A pear tree was figured at $14, one partridge - $15, two turtle doves - $10, three French hens - $36, four calling birds - $140, five golden rings - $1,000, six geese a-laying - $1,260, and so on. The total tab for all 12 days came to $10,314.92. (And that was not figured at today's prices.)
Let us apply this to the popular objective of weight-loss. Whatever weight-loss plan you choose, you are bound to lose pounds - at least for a while. However, most dieters reach a plateau before they reach their goal, and many get discouraged when the thrill leaves before all the weight does. Many give up and go back to their old ways of eating.
Something similar happens in our Christian lives. When we begin our walk with Jesus, we easily shed many of the sins that have weighed us down. We give dramatic testimonies about being freed from addictive behaviors. Then the attention shifts to another new believer, and we discover that "little" sins like jealousy, resentment, and anger do not drop away as readily as the "big" ones. Some of us get so discouraged that we lose sight of our commitment to Christ and go back to some of our old ways of living. Remember the words of Jesus, "So therefore, none of you can become my disciple if you do not give up all your possessions" (Lk 14:33).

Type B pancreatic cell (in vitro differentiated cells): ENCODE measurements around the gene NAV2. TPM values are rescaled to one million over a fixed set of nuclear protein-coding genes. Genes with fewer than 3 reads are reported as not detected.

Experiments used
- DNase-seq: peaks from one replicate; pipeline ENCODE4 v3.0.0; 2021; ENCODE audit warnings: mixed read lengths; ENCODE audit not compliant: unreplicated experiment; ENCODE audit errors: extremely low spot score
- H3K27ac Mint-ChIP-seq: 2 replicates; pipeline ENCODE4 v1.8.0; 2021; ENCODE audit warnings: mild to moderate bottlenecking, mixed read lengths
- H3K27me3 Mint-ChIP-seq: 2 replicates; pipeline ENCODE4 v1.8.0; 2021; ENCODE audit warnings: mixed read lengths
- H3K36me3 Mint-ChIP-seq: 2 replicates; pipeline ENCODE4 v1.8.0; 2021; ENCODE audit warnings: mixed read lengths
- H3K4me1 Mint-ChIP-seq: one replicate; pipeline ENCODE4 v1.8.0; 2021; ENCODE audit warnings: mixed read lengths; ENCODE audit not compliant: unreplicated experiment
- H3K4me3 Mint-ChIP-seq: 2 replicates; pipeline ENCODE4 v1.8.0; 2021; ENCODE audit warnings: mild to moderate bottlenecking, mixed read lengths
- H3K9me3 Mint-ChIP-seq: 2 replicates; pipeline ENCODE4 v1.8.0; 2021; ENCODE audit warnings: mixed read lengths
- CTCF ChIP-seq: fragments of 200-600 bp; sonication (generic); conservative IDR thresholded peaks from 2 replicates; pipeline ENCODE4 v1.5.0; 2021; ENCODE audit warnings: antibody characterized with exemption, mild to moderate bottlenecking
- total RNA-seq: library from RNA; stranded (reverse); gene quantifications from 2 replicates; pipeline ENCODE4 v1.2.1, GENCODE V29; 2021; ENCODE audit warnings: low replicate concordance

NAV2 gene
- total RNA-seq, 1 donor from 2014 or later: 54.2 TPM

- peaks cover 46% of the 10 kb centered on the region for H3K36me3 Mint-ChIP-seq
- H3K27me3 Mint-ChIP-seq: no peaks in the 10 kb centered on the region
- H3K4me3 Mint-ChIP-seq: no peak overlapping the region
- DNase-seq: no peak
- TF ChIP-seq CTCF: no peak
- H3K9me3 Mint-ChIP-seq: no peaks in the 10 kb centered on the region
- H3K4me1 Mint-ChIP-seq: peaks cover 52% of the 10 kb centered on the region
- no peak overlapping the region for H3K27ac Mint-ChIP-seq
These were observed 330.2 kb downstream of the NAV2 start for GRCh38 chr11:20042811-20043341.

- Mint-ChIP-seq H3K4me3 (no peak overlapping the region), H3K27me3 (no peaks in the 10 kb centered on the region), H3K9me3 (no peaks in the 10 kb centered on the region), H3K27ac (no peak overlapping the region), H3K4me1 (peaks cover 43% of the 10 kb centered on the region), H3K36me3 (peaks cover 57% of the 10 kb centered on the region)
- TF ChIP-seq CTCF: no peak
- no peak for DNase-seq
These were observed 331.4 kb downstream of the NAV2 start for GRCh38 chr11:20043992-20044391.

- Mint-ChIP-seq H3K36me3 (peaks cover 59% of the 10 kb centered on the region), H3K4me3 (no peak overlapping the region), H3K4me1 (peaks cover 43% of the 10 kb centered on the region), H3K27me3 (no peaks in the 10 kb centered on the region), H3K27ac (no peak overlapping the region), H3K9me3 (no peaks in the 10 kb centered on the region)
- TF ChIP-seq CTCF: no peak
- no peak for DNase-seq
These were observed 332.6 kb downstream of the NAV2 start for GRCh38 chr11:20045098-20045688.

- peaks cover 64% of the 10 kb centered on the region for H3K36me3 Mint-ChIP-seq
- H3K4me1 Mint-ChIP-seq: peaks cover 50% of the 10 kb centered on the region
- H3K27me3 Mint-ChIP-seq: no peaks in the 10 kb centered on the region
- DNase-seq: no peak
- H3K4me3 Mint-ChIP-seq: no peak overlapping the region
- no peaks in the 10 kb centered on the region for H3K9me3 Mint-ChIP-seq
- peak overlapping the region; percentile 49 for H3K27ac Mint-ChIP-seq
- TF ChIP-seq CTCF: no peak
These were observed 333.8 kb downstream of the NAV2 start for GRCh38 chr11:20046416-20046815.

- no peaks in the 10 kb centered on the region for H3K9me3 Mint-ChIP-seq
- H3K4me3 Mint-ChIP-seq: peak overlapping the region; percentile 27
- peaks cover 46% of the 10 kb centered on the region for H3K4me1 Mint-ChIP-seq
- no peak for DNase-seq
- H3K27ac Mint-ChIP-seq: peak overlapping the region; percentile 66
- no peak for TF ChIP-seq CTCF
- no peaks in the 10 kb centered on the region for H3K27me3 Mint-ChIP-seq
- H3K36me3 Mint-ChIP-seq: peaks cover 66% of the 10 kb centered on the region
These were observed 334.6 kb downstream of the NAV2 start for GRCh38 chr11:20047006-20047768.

When Jesus talked about the cost of being His disciple, He wanted those who heard Him to realize that believing in Him and following Him involve more than starting something that is exciting. They mean sticking with something that is difficult.
So whether we are talking about weight loss or spiritual gain, the message is the same: What matters most is not how we start but how we finish. Perseverance makes the difference between failure and success. Giving your life in service to Christ and others can be very rewarding. But let us remember what Jesus said, being His disciple has its price, and we must carefully count the cost.
Rev'd. Fr. Colin Humes